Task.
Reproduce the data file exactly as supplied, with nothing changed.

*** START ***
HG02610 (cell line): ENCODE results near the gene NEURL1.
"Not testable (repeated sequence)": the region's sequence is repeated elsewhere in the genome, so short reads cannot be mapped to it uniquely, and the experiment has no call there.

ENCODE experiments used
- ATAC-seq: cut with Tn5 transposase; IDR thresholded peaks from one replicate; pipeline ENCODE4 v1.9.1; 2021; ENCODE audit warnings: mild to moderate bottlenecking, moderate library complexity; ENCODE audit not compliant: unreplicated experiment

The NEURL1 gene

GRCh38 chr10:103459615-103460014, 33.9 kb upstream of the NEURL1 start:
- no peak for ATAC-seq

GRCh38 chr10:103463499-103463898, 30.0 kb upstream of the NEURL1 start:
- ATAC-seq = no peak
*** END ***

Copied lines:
HG02610 (cell line): ENCODE results near the gene NEURL1.
"Not testable (repeated sequence)": the region's sequence is repeated elsewhere in the genome, so short reads cannot be mapped to it uniquely, and the experiment has no call there.

ENCODE experiments used
- ATAC-seq: cut with Tn5 transposase; IDR thresholded peaks from one replicate; pipeline ENCODE4 v1.9.1; 2021; ENCODE audit warnings: mild to moderate bottlenecking, moderate library complexity; ENCODE audit not compliant: unreplicated experiment

The NEURL1 gene

GRCh38 chr10:103459615-103460014, 33.9 kb upstream of the NEURL1 start:
- no peak for ATAC-seq

GRCh38 chr10:103463499-103463898, 30.0 kb upstream of the NEURL1 start:
- ATAC-seq = no peak